NEW DELHI: The Centre will amend the Essential Commodities Act to provide for notifying stock limits for a retailer or wholesaler only if retail prices increase abnormally—by 100% in case of perishable items like onion, potato and tomato and 50% in the case of non-perishable essential commodities.
The government will shortly bring in an ordinance to effect changes in the Act, sources said.
The EC Act is used by the government to put a cap on prices and specify stock limit for essential items. The government has worked out a formula for taking a decision to impose stock limit.
Sources said as per the formula, the current price of an essential commodity will be compared with the average price of the same item for past one year and past five years, whichever is lower. “If the prevailing retail price of a perishable item is more than double of the lowest average price, the stock limit norm can be imposed,” said a source.
Announcing the decision to amend the law, Finance minister Nirmala Sitharaman said stock limit can be imposed under very exceptional circumstances like national calamities, famine etc which lead to abnormal surge in prices.
She said after the amendment, agriculture food items including cereals, edible oils, oilseeds, pulses, onion and potato will be deregulated. Sitharaman said the changes will enable better price realisation for farmers and no stock limit will apply to processors or value chain participants, subject to their installed capacity or to any exporter, subject to the export demand.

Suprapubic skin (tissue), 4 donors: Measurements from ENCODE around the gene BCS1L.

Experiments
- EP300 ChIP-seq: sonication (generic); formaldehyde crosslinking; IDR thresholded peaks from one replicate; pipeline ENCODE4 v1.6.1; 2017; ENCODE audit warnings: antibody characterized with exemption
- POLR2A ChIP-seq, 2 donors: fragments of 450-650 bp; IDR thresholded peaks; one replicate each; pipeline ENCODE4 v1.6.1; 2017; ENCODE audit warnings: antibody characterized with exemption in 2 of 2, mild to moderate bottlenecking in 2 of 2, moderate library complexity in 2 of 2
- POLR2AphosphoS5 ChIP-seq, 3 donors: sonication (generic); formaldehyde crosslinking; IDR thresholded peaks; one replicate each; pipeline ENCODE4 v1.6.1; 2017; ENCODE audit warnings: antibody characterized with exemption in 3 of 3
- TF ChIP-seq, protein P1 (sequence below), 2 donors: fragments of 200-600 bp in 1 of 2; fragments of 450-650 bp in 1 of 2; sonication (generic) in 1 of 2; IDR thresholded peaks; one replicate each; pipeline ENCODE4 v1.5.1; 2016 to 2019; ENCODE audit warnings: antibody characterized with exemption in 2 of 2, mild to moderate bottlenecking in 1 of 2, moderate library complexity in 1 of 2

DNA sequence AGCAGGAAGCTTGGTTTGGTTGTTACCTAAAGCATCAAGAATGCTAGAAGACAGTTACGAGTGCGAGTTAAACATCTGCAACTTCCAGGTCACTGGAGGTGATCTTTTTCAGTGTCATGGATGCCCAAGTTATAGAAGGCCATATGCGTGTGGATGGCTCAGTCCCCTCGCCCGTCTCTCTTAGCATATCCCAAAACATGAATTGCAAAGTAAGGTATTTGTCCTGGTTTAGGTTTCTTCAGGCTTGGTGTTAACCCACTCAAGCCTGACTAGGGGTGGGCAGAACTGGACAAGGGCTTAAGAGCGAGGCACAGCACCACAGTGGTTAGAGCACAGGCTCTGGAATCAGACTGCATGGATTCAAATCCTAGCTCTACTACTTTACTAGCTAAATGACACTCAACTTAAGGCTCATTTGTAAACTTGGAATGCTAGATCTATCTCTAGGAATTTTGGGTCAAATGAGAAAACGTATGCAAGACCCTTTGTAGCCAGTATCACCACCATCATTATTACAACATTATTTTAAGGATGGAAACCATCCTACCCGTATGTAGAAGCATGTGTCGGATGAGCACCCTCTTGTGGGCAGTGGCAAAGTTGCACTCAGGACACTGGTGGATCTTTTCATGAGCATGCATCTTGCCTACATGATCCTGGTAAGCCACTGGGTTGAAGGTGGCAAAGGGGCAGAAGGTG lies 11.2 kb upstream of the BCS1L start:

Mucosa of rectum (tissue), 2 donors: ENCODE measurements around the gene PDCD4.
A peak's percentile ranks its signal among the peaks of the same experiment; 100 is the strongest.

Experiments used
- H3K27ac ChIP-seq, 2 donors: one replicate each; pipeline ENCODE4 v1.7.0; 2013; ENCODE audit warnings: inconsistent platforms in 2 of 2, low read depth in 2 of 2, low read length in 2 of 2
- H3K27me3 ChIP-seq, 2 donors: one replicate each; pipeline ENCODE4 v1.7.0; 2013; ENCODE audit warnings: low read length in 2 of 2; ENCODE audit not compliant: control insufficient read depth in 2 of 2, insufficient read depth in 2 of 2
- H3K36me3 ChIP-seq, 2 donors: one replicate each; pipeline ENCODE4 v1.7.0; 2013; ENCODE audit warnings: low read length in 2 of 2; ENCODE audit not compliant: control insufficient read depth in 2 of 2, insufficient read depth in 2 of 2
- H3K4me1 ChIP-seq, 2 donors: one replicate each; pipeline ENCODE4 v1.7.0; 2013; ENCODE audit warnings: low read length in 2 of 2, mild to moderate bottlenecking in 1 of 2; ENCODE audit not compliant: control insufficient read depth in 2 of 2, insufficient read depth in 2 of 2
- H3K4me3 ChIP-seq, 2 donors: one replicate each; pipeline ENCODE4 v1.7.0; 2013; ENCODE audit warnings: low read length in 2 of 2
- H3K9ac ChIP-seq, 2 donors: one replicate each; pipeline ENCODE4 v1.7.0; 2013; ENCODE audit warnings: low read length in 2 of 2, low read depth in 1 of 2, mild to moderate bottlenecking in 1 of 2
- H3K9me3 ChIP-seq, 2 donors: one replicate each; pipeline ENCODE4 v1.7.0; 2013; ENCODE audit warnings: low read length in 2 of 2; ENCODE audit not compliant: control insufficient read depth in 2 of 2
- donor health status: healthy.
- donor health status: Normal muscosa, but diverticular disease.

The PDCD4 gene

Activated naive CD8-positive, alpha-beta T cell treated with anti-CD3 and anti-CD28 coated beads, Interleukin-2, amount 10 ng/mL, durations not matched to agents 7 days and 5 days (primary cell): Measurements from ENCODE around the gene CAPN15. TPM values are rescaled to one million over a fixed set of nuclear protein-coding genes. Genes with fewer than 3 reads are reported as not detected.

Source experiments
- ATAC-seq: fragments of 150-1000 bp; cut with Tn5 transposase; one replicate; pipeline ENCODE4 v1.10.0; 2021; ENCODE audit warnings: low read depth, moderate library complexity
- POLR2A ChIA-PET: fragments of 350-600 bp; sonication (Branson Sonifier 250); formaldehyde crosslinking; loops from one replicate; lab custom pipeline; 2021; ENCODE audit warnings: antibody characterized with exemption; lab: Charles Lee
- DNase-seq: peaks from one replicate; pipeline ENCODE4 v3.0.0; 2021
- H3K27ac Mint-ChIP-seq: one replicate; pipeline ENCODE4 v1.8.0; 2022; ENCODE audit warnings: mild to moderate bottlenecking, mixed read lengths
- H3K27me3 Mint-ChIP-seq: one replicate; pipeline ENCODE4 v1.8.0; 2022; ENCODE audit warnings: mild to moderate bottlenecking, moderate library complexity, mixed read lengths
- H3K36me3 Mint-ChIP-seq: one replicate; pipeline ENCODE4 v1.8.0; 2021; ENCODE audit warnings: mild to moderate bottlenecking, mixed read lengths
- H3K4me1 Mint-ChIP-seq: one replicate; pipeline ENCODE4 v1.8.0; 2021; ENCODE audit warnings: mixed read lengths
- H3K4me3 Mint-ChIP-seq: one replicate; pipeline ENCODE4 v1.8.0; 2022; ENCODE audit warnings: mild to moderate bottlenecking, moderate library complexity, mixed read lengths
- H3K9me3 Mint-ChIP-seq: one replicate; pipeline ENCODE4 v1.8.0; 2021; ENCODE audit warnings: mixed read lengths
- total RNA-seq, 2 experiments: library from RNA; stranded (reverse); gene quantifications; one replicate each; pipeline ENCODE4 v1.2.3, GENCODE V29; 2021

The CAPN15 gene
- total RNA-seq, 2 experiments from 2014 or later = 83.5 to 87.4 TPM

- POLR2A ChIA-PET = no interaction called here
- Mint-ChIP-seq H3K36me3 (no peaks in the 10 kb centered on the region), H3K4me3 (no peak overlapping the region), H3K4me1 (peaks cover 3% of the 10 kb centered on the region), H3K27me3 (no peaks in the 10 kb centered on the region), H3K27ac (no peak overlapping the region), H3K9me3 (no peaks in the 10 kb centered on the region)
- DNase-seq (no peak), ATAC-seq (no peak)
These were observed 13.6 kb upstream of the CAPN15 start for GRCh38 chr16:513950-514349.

The government has already lifted the stock limit norms for these entities. “This is done through notification as per the enabling provision of EC Act. But after the change in law there will no need for such notifications,” a source said.
Though there is a perception among traders that the law was more useful during the 1980s when hoarding was rampant and now it has lost significance, in recent years the government has successfully used the stock limit provision on several occasions to rein in artificial price rise of onion, tomato and pulses.
Sources said comprehensive amendments will be made in the Act later to eliminate punitive measures such as preventive detention, jail, confiscation of vehicles and attachment of properties of suspected hoarders and black marketers. The financial penalty would be increased by 10 times of the confiscated items.